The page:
How can Wikis improve diplomatic reporting?

Aldo Matteucci writes: Everyone loves Wikipedia... yet hardly anyone realises that potential of the underlying software for streamlining paperwork in an MFA and significantly improving the efficiency of the archiving system. ...
Resource type
Academic papers
Aldo MatteucciWikipedia
‘Wiki’ software essentially allows for the organic creation of ‘meta-narratives’, which allow for a symmetric freedom: the writer(s) are not constrained in the detail they may wish to introduce in the narrative, and the reader is not constrained by the need to wade through the detail. What are key elements of the ‘wiki’ software? (1) It can grow organically from a basic text. The ‘top layer’ is a simple text (that can itself be edited, or added on, under defined circumstances) that itself can evolve over time. Layers and layers of underlying details are hyper-linked to it in a structured way and can be easily retrieved from the ‘top layer’ narrative, enriching it as required by the reader. The number of layers and the number of links is essentially endless. Stand-alone documents, photos as well as web links can be incorporated. Flexibility is retained, as the all levels within the narrative can be changed to suit the evolving situation. The construction of a ‘wiki’ based text is not done in linear fashion, but intuitively to accommodate the idiosyncrasies of the participants. (2) It is run by multiple editors. Many editors can enrich the text – from set pieces to small remarks. This is either done in democraticfashion (through interaction and reciprocity), or under general supervision(eventual inclusion is authorised by the supervisor). This ensures the emergence of different points of view, as well as recording of detail that may have escaped the ‘authorised’ reporter in the ‘stand-alone’ mode. Authorship is traceable, and entries can be challenged (under specified rules). Ministries now store files and documents electronically. They may obtain multiple labels in their archives. Conceptually, however, these documents all remain ‘stand-alone’ items linked together only by the fact of the reference number(s). They are not merged into a common ‘meta’-narrative. Reconstructing the narrative becomes a complex, repetitive, cumbersome, and in the end thankless task. Items may be overlooked, and forgotten. The ‘stand-alone’ approach, furthermore, is by its very nature selective and reductive. Disjoined information, the telling anecdote or reflection, is lost as a sole document is created. Lets make the example of the meta-narrative: ‘negotiation of an FTA’. The ‘top-level’ narrative would refer to key events like the mandate, list all major meetings, provide the current draft of an agreement, and list the main open issues. Such a text would represent a brief to the Minister on the current stand of the negotiation.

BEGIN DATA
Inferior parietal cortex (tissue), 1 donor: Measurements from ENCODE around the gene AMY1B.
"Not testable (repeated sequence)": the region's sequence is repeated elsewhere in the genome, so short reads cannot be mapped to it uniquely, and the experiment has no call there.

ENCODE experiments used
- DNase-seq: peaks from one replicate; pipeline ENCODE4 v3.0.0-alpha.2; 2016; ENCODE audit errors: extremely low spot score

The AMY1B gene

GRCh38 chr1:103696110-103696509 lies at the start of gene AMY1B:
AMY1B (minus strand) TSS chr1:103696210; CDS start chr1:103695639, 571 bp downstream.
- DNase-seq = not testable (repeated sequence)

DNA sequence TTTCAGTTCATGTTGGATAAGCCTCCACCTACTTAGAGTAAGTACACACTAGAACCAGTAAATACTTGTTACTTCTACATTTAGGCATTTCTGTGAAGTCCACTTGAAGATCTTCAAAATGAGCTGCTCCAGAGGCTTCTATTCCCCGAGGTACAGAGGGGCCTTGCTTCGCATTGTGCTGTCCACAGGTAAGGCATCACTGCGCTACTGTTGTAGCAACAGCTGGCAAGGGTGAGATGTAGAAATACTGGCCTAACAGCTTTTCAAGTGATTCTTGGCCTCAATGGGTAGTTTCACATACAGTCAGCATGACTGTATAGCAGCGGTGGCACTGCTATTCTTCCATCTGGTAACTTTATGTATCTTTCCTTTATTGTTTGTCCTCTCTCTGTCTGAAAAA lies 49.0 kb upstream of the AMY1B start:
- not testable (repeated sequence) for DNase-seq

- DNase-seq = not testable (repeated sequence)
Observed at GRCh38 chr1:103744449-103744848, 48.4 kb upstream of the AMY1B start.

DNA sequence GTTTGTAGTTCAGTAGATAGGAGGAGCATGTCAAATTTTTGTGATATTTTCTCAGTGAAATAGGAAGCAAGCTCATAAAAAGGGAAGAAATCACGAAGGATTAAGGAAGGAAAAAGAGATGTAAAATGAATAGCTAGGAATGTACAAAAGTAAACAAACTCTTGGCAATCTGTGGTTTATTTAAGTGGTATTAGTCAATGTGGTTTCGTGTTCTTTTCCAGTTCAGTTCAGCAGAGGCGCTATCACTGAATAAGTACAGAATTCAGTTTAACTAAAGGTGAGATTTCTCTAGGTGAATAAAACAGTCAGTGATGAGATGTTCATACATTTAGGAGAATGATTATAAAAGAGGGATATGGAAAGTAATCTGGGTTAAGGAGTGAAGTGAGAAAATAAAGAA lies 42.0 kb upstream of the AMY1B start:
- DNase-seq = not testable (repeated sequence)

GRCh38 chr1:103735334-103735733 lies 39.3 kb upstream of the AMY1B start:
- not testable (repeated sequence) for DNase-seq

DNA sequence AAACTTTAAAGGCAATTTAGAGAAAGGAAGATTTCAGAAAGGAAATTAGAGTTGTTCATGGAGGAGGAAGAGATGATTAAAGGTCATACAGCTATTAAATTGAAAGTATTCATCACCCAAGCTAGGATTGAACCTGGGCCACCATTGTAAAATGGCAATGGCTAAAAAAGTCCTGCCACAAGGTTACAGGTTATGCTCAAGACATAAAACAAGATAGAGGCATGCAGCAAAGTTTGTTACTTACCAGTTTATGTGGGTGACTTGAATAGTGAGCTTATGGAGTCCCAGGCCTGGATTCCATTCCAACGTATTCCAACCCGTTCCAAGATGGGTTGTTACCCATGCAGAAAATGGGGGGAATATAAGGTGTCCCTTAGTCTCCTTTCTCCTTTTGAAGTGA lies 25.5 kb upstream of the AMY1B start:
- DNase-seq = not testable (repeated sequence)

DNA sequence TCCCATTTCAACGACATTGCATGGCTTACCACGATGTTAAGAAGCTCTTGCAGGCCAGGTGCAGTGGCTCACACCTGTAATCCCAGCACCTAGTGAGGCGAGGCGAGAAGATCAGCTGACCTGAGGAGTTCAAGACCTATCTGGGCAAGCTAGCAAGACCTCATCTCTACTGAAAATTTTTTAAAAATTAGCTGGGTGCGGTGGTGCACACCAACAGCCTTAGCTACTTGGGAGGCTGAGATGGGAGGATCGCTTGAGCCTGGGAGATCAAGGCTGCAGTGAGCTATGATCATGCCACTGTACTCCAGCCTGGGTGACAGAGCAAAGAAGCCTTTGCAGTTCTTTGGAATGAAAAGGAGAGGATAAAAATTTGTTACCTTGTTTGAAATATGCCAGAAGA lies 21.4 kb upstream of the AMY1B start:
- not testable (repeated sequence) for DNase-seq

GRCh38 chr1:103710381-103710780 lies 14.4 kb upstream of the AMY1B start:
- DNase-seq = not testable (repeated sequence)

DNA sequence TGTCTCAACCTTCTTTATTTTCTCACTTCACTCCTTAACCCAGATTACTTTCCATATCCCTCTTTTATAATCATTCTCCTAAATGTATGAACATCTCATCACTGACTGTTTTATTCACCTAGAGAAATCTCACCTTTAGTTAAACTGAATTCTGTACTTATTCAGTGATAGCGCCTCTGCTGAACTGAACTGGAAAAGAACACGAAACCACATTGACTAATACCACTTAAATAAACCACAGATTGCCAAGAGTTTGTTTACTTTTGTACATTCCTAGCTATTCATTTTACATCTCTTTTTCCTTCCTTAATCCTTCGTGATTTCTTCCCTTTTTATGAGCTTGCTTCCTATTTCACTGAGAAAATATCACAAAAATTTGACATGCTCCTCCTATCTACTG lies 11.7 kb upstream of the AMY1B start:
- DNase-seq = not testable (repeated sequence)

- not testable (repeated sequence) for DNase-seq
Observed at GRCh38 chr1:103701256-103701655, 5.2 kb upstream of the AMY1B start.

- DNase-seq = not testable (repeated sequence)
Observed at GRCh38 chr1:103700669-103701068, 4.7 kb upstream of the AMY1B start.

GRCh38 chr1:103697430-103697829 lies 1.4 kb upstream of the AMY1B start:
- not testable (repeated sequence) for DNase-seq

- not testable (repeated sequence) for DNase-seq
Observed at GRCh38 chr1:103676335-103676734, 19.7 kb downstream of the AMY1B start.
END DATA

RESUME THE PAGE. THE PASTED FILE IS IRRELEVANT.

• Under the key word ‘mandate’ one would find in an orderly fashion the internal preparatory work.
  • Under the key word ‘meeting’ one would find the reports of the negotiations.
  • Under the key word ‘draft’ one would find article by article the current stand as well as the historical development;